We will also ask what financial management and audit lessons the new Structural Funds programmes and the new national RRF plans can learn from the 2014-2020 Cohesion Policy programming period.
What you will learn?
Dermot Byrne, a leading Member State audit practitioner, will underline how control and audit differ, look in detail at the audit of accounts, systems and operations for 2021-2027, and highlight key audit issues for Cohesion Policy and the RRF.
Using ARACHNE may become a requirement for some projects in the future. Luc Molemans, the European Commission’s ARACHNE Project manager, will explain and illustrate how ARACHNE works and how you can use it.
We look at how to complete the Simplified Cost Options section of the new OP template.
We will take a close look at the Programme and Reporting templates for the new Structural Funds programmes, examining the special link between finance and performance, and how will you report programme progress.
Finally, we take a special look at the urgent actions of the RRF (as well as under the CARE initiative) and the live issues of project selection, financial control and audit.
How we work
We aim to make the course as interactive as possible. Participants will have ample opportunity to exchange views informally on the course topics. Workshops and exercises will be used to help participants get to grips with practical tools and methodologies.
Learn more here.
Course: “Artificial Intelligence: Legal Challenges”, September 20-23 (EIPA, Maastricht)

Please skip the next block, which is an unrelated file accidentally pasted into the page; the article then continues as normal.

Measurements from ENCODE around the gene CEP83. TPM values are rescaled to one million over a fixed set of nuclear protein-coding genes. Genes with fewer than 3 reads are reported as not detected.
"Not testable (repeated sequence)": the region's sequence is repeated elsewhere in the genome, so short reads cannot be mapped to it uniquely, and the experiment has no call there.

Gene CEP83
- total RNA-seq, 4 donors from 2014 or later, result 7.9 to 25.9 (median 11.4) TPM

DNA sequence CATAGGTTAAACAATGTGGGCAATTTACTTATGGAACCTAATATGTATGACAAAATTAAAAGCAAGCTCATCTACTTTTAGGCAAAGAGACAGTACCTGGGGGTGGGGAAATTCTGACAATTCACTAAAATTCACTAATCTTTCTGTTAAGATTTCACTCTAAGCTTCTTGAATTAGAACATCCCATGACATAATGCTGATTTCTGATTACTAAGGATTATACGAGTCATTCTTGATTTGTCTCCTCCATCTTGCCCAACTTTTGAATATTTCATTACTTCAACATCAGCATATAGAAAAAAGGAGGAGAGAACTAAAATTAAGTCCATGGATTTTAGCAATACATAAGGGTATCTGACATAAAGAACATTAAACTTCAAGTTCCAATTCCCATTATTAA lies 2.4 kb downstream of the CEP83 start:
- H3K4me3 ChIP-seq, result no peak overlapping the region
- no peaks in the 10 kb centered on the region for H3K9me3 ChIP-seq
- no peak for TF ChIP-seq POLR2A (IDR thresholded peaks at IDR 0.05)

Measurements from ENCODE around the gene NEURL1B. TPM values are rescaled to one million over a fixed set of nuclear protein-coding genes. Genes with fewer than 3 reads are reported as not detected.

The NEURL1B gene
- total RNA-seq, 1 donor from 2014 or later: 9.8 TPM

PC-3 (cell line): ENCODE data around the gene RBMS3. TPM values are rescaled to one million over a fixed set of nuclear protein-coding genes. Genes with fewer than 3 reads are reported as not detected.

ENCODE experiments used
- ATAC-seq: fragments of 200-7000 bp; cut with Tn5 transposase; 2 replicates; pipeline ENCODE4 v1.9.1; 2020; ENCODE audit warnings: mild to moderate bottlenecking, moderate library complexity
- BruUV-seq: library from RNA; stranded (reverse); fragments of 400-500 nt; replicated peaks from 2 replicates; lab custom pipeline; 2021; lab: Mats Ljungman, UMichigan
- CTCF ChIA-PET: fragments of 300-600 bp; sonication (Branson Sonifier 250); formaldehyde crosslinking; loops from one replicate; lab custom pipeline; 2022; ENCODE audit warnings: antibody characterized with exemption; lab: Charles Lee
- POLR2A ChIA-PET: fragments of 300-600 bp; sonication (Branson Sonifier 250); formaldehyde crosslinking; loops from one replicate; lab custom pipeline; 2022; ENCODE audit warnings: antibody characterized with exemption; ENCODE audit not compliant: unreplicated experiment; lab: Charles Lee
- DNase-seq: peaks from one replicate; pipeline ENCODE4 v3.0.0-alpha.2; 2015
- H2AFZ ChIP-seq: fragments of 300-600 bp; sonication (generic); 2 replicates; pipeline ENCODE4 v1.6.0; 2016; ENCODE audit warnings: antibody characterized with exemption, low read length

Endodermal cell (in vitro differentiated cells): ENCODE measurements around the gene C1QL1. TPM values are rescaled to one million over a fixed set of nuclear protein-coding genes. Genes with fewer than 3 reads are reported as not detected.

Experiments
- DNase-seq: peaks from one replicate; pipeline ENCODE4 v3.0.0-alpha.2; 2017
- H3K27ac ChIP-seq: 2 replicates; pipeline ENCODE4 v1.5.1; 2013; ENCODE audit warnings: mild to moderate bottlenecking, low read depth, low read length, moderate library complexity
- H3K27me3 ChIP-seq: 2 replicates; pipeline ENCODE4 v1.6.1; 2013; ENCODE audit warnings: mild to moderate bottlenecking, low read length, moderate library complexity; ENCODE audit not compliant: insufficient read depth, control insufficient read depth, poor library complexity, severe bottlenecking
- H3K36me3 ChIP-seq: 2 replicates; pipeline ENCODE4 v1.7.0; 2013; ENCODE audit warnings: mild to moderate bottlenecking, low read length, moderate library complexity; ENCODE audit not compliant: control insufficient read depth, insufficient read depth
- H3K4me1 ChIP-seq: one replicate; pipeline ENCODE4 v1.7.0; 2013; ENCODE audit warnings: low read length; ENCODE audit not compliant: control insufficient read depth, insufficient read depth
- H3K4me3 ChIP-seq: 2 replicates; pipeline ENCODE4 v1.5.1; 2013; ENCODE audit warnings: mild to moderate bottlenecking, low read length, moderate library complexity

The first part of the course will zoom into the fundamental concepts related to artificial intelligence from the ethics and fundamental rights perspective.
In sessions on ‘A European Strategy on Data and Artificial Intelligence’, you will gain a clear overview of how the European legal frameworks, including new proposals, address the challenges of technological disruption and the use of artificial intelligence technologies. You will understand how data can be made available for use and reuse in compliance with European principles and values, but also the roles of new actors (e.g. data-sharing providers, operators and users) and their responsibilities in developing, deploying and using artificial intelligence. The aim of the European Strategy on Artificial Intelligence to protect citizens and consumers, and stimulate positive innovation at the same time, will be the focus in the discussion on regulatory sandboxes and the gatekeeper role of the data protection authorities.
Over the last decades, the concept of data protection has been provoked by technological innovation and with artificial intelligence technologies, it is no different. So, a special focus will be placed on privacy and data protection. But other areas of law, such as tort law and competition law, can address the reliability of artificial intelligence technologies and additional concerns related to the deep market changes in a digitalised world.